Integrity... it's not a word we often hear in everyday conversation. Having integrity means following moral or ethical principles, or in short, doing what's right. What is considered to be right or wrong might vary a bit from person to person, be most of us share these common fundamental beliefs... stealing is wrong... lying is wrong... cheating is wrong. Unfortunately, in today's world, people often seem to be more concerned with not gettung caught than with not doing something wrong to begin with! Oprah said it well... "Real integrity is doing the right thing, knowing that nobody's going to know whether you did or not."
When my son was in grade school, his sister began her first summer job working at a fast-food restaurant. She kept the change she received as tip money in a clear jar on her dresser. My son is in his thirties now. A few years ago at a family gathering he confessed that the lure of that spending money had proven too much for him, and he would from time to time "borrow" a little change from the jar, taking care to arrange quarters along the sides of the jar to make it appear there were more inside than actually were. We all had a good laugh over it. The point is, although no one knew it, he wasn't acting with integrity. Guilt eventually caught up with him, so he confessed his crime. :-)
Translate that to the working world. How often have you worked with employees who didn't just bend the rules a bit, but smashed them into pieces with no regard to right or wrong, and yet they were seldom caught or reprimanded? I was raised "old school" - meaning that I was taught to do the right thing regardless. I've never outgrown that (though I have to admit I've struggled with it a few times in life). It's hard for me to see company policies blatantly ignored, assets pilfered, and time wasted. Is stealing time, stealing a company's money? To my way of thinking it is. This leaves one in the difficult position of minding their own business or become known among their coworkers as an informer. Is it ethical to remain quiet when you know something unethical is happening?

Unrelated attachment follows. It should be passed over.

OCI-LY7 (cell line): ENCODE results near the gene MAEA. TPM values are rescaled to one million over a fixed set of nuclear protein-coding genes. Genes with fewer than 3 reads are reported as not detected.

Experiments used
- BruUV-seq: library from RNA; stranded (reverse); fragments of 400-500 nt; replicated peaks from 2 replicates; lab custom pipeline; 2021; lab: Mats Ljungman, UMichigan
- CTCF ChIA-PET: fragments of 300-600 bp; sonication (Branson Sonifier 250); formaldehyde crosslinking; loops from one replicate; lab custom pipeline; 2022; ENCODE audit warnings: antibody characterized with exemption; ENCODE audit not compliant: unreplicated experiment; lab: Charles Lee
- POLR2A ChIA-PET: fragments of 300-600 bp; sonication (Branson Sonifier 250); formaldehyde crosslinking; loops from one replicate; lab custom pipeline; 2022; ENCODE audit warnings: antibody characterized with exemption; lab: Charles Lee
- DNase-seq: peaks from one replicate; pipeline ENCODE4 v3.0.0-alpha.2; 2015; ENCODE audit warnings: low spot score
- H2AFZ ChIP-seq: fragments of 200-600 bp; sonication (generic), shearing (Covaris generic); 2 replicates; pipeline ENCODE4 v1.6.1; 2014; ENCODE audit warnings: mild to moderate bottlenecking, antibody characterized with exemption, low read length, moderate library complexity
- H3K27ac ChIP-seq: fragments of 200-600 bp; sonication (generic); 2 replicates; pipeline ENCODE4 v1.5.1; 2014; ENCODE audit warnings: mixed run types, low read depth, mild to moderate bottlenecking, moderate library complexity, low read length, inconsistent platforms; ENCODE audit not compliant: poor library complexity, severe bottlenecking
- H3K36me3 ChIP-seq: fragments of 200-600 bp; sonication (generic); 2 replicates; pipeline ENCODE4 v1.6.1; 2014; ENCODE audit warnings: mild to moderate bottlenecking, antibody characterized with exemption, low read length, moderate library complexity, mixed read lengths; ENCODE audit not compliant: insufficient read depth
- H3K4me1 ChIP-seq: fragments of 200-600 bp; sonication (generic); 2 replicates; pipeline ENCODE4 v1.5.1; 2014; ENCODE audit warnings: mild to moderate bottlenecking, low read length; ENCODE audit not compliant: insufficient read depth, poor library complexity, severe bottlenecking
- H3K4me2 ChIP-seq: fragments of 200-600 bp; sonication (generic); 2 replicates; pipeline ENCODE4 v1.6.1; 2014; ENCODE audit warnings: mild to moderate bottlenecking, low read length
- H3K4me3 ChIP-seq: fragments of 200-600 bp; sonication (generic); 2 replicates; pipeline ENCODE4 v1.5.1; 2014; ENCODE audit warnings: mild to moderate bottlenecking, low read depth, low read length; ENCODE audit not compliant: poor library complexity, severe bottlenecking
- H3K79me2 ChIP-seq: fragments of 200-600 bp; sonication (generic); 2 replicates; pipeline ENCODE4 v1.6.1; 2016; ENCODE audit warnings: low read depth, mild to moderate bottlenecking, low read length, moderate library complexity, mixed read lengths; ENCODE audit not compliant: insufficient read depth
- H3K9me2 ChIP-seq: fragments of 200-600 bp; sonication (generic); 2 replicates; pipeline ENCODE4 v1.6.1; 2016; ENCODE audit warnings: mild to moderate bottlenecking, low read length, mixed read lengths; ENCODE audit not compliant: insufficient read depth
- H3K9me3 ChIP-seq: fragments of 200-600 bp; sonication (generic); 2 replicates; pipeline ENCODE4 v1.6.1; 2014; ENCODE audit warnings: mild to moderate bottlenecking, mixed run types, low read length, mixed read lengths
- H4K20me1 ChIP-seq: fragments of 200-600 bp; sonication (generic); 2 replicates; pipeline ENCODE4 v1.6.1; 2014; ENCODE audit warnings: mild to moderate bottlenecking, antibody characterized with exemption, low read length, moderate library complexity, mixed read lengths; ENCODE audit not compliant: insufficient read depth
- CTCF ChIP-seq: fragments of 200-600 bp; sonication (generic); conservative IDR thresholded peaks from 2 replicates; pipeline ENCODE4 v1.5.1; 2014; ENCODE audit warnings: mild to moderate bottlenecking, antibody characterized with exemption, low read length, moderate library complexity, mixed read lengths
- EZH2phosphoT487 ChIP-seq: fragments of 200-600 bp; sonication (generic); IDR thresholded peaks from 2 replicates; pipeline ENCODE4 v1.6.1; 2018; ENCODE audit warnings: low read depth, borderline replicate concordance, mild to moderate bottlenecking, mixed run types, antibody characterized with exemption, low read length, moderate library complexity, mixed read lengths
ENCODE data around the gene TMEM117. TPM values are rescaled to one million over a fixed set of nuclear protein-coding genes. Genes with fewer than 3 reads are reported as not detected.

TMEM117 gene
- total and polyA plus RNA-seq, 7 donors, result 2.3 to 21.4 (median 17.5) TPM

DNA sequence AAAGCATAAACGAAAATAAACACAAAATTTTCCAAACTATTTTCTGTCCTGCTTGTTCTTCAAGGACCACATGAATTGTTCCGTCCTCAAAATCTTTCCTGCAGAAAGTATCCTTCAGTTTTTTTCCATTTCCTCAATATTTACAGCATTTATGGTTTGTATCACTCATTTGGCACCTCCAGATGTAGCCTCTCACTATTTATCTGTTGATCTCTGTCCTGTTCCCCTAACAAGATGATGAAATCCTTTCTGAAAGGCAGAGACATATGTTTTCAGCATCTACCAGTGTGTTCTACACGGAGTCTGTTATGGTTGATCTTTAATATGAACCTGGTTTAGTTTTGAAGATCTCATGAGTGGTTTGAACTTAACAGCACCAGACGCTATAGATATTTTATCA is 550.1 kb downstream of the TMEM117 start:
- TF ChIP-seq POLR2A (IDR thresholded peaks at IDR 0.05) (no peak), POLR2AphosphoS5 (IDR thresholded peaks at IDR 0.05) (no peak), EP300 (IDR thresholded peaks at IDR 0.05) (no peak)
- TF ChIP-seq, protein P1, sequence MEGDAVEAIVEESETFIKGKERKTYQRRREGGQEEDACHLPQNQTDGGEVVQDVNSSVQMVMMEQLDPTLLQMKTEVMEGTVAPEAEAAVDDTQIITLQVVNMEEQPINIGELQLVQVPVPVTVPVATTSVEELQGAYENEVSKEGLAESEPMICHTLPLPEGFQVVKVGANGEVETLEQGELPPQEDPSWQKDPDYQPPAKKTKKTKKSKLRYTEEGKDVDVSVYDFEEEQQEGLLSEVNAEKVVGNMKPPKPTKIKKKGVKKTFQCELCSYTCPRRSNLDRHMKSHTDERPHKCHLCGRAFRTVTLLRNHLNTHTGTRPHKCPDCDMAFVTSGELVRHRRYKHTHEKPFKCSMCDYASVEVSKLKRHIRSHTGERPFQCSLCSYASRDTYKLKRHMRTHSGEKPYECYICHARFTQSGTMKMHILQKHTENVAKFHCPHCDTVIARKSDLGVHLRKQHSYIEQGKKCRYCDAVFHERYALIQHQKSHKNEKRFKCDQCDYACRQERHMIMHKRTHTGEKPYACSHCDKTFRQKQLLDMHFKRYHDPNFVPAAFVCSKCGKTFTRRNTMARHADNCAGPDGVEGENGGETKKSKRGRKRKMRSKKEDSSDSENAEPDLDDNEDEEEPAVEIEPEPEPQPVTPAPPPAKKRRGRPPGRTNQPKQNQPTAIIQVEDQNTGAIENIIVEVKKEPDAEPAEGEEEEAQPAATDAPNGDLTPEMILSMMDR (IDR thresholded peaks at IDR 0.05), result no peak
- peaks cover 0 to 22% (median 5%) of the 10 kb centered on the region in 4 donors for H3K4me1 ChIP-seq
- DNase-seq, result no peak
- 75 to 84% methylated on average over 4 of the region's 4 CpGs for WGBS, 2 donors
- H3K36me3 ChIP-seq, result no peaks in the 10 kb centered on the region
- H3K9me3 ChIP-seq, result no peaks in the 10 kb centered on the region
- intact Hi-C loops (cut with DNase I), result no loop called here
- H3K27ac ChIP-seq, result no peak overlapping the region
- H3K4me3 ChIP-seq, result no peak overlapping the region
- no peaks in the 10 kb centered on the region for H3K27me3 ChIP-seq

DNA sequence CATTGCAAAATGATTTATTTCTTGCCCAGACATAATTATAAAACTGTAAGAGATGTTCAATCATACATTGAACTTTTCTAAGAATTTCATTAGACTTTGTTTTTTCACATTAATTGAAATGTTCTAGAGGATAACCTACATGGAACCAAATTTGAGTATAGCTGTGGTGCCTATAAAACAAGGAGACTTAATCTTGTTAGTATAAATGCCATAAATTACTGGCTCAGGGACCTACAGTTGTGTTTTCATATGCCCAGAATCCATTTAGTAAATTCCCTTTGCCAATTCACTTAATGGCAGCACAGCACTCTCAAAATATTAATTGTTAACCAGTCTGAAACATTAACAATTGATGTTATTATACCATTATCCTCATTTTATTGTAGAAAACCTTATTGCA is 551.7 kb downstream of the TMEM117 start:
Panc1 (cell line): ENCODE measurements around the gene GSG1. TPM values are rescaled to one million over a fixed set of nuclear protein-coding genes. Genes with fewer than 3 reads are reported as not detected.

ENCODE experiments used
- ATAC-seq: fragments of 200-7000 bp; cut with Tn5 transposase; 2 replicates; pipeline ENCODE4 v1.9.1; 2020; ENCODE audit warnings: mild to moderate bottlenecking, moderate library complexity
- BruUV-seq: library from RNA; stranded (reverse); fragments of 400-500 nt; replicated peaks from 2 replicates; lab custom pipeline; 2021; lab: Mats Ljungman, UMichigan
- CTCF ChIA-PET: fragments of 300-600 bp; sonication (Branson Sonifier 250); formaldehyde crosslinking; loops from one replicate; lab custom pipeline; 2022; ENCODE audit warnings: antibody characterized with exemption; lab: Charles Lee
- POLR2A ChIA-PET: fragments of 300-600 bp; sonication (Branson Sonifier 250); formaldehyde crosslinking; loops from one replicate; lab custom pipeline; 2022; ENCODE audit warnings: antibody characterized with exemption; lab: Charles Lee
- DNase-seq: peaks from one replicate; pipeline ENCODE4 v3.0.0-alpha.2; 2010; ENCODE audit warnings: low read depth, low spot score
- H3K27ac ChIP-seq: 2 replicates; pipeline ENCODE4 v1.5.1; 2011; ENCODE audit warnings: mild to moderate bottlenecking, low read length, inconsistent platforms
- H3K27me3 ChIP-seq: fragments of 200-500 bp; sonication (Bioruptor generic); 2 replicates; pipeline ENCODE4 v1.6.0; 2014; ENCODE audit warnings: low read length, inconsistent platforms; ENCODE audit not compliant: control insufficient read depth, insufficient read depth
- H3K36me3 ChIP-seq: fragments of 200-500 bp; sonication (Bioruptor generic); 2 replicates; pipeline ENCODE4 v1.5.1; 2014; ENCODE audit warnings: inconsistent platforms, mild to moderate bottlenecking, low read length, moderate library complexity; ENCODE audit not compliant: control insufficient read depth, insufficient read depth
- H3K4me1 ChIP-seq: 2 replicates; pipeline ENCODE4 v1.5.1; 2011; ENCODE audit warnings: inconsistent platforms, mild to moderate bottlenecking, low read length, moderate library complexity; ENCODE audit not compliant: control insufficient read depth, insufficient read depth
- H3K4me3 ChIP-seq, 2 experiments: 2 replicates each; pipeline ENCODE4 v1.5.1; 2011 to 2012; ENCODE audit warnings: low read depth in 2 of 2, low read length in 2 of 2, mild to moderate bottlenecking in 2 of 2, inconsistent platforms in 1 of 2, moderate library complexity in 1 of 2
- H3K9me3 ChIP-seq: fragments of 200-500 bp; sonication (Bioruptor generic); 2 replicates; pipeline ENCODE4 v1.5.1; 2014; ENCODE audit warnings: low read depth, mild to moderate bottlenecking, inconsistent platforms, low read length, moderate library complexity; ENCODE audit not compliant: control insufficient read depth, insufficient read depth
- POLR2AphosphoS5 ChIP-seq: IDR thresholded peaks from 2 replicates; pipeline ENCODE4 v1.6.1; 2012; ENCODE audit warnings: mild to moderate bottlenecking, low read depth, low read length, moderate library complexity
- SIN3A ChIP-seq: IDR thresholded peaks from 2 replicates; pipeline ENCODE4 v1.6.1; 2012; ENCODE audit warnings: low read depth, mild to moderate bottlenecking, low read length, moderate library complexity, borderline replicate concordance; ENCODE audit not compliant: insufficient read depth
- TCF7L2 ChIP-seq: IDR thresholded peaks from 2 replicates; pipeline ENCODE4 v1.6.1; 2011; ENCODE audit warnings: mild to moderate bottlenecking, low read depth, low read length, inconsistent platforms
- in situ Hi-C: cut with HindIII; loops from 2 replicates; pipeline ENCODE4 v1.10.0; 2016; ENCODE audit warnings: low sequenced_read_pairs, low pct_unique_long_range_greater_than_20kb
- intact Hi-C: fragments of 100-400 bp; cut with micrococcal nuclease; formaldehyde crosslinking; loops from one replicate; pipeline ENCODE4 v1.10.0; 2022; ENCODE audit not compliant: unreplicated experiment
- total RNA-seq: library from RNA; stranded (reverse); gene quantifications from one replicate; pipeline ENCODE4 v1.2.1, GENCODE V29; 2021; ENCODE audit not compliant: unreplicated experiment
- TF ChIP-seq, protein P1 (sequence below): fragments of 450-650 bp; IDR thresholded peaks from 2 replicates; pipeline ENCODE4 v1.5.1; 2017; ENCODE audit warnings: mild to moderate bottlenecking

Taking this concept one step further, what about the business owners and managers themselves. My husband and I once found ourselves waiting over two hours for a delayed air flight in Denver on New Year's Day, going home for my father's funeral. We learned later that the flight was not delayed for weather or mechanical reasons, but because the flight crew had been out partying on New Year's Eve, and didn't get up and in to work on schedule. Had I known our plane was being piloted by folks with hangovers I would have been concerned. Were they acting with integrity? Were they considering the safety and wellbeing of their passengers, as well as doing what was right by their employers?
What about things that go wrong in hospitals (and they do), that staff are aware of but the patient never finds out? What about being kept waiting at an office appointment for nearly an hour, because the person you have an appointment with is busy chatting with her coworkers and is in no big hurry to get back to work? What about promising someone you will address an issue promptly, and then putting said issue to the side for days or weeks, knowing full well this could postpone the resolution of legal issues they are involved in? While it's true that the client will probably never find out you've been slacking while accepting their payment for services, is it acting with integrity? Is it the kind of person you would want to be? You tell me!
Have you ever worked anywhere that everything ran absolutely above board, honestly, fairly, and respectfully regarding management, employees and customers? I would like to believe that it can be done, but in my experience, it's pretty hard to find. Certainly no one is perfect, and every place has it's minor glitches and flaws, but what kind of a world are we creating if we turn our heads and ignore the issue of right and wrong?